CNSNews.com has done its summer interns a disservice by letting them push fake news and partisan narratives instead of engaging in actual, fair-and-balanced joiurnalism. We saw this misuse again in a June 2 article by intern and "Investigative Journalism Fellow" Micky Wootten:
Attorney and former Ambassador C. Boyden Gray held a press briefing on the phone Wednesday to introduce a new lawsuit being filed against the Food and Drug Administration (FDA) over its claims that ivermectin is an ineffective treatment for COVID-19.
“Tomorrow we will be suing the FDA over its unlawful attempts to interfere with the practice of medicine, specifically, this crusade to halt the use of Ivermectin to treat COVID-19,” said Gray in a conference call with reporters. “This lawsuit is very important to preserve medical freedom and the doctor-patient relationship in the United States.”
Gray, former White House counsel to President George H.W. Bush and founding partner of Boyden Gray & Associates, is representing Drs. Mary Talley Bowden, Paul E. Marik, and Robert L. Apter, who have faced obstructions to their practice due to their promotion of Ivermectin as an effective COVID treatment.
The lawsuit was filed June 2 in the U.S. District Court for the Southern District of Texas, where one of the doctors being represented, Dr. Mary Bowden, resides.
Transcribing a conference call is hardly "investigative journalism," and that's all Wootten has done here -- he couldn't even be bothered to reach out to the FDA for a response to the lawsuit or even to explain or link to the FDA's stance against ivermectin. And he certainly wasn't going to tell readers that studies claiming that ivermectin works tend to get retracted for shoddy data.
Wootten also failed to examine the background of the plaintiffs for his readers -- presumably to hide how they're not really the most credible people when it comes to medicine. He noted that Bowden "was derided by Houston Methodist Hospital and forced to resign her privileges there as a result,” suggesting it was only due to her ivermectin advocacy; in fact, Bowden reportedly told patients that she had done research suggesting "the vaccine is not working," then falsely suggested and then walked back a claim that Methodist was not treating unvaccinated patients.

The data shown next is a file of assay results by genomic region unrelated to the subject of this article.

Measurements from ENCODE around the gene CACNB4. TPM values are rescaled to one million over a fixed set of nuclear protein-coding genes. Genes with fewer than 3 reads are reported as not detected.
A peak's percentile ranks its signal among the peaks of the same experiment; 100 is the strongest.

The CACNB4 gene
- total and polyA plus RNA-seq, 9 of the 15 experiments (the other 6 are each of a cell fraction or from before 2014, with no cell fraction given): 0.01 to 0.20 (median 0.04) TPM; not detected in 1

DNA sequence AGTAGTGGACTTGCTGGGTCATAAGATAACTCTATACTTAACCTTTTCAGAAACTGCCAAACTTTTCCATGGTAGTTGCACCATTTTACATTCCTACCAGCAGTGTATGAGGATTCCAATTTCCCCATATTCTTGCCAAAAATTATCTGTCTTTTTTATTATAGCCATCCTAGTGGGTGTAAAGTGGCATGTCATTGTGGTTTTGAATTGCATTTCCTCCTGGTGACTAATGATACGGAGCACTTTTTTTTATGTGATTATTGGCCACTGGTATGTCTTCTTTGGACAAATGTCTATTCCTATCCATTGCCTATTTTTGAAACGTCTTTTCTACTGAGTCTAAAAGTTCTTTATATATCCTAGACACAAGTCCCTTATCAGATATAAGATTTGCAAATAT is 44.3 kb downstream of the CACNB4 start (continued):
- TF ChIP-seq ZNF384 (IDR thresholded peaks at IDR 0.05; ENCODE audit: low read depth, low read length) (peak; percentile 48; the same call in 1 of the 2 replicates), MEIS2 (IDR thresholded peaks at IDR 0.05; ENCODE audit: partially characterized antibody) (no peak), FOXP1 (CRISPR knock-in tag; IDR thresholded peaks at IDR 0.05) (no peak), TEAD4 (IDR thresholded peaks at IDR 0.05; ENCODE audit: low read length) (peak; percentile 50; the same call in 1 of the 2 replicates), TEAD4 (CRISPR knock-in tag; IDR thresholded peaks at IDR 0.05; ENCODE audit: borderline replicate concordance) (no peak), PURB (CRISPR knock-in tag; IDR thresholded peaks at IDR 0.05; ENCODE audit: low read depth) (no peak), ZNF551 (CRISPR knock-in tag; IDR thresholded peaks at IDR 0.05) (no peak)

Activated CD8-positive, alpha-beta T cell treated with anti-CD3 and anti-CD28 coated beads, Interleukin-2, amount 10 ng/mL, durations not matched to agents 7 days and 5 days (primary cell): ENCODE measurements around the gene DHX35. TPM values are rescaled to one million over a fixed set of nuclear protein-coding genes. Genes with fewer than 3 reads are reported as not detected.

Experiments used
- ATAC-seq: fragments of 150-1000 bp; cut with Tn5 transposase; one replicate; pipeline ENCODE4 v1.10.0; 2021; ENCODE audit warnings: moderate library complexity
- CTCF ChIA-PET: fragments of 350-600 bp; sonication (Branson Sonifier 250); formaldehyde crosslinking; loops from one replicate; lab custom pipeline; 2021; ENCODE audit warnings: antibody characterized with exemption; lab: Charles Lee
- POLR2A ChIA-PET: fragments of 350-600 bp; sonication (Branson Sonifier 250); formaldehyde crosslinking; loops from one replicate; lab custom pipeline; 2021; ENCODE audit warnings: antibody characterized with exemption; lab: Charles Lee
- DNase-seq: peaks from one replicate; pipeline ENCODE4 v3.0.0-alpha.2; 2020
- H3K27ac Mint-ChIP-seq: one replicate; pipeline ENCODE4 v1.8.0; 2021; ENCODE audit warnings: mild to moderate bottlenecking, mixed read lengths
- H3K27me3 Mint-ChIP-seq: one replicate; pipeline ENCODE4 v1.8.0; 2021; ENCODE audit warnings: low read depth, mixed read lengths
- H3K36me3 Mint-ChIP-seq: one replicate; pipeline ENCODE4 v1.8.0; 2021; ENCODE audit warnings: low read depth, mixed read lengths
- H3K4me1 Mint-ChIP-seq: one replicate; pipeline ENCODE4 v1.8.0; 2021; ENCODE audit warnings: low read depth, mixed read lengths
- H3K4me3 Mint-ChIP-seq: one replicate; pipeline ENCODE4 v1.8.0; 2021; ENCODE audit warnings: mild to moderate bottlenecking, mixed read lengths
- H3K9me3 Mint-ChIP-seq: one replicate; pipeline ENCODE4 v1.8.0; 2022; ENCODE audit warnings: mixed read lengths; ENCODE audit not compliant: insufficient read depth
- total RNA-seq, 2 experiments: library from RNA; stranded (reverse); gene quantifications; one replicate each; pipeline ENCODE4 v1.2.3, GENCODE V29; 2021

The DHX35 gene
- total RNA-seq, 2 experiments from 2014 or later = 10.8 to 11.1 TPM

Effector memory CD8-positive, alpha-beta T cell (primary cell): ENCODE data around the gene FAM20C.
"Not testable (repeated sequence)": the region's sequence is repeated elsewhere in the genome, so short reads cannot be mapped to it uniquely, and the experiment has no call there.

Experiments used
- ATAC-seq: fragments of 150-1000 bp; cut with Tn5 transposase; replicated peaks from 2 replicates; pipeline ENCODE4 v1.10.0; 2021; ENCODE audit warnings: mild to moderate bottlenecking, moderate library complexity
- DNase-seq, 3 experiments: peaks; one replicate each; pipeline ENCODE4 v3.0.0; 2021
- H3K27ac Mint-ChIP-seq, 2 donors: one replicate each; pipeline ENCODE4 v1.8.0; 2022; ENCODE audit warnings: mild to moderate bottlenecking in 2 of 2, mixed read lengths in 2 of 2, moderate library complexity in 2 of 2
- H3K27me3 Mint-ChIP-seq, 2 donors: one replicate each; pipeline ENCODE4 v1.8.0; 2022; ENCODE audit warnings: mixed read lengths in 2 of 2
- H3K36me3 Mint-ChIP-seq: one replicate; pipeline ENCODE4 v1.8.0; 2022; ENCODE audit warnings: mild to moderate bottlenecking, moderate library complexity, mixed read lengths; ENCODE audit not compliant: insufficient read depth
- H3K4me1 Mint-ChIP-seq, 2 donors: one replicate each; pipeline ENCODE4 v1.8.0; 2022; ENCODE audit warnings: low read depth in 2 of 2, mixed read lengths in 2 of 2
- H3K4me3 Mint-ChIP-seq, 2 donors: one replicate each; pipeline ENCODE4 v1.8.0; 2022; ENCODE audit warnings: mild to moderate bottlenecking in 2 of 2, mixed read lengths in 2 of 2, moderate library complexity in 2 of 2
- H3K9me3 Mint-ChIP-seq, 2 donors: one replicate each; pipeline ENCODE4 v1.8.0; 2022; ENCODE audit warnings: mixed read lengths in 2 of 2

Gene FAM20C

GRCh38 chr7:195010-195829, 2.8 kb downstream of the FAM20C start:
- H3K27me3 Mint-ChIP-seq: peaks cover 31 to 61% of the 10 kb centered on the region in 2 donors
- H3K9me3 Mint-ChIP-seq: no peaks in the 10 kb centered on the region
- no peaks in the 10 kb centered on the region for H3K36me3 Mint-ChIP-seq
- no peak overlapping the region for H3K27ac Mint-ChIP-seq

Marik, meanwhile, is an anti-vaxxer like Bowden and runs an organization that is dedicated to promoting non-approved COVID treatments like ivermectin -- which has shown itself to be something of a grift; according to STAT News, Marik's group charge $90 for an online appointment to get an ivermectin prescription and as much as $1,650 to meet with the group's founders. (The co-founder of Marik's group, Pierre Kory, got COVID despite following his own ivermectin-centric protocol.) Marik has also published research papers promoting ivermectin that have been retracted.
Wootten also made sure to inject his employer's partisan arratives into the "news" article:
CNS News asked the three doctors if they thought the mainstream media played any role in perpetuating the narrative against ivermectin.
According to Dr. Marik, “the mainstream media are responsible for perpetuating this misinformation and disinformation that has originated from the FDA,” which he attributes to the fact that the media “receive most of their advertising revenue from big pharma.”
Since Wootten made no effort to defend ivermectin as effective refused to debunk (let alone acknowledge) anything the FDA has published on it, there's no possible basis for Marik to attack accurate reporting on the ineffectiveness of ivermection as "misinformation and disinformation."
We've aready caught Wootten not living up to his title as "Investigative Journalism Fellow" when he uncritically repeated Tucker Carlson denying that the suicide deaths of law enforcement officers after the Capitol riot cannot be blamed on the riot when, in fact, the death of at least one officer has been ruled a line-of-duty death stemming from the injuries he received that day. Whatever CNS is teaching its interns to do, it ain't journalism.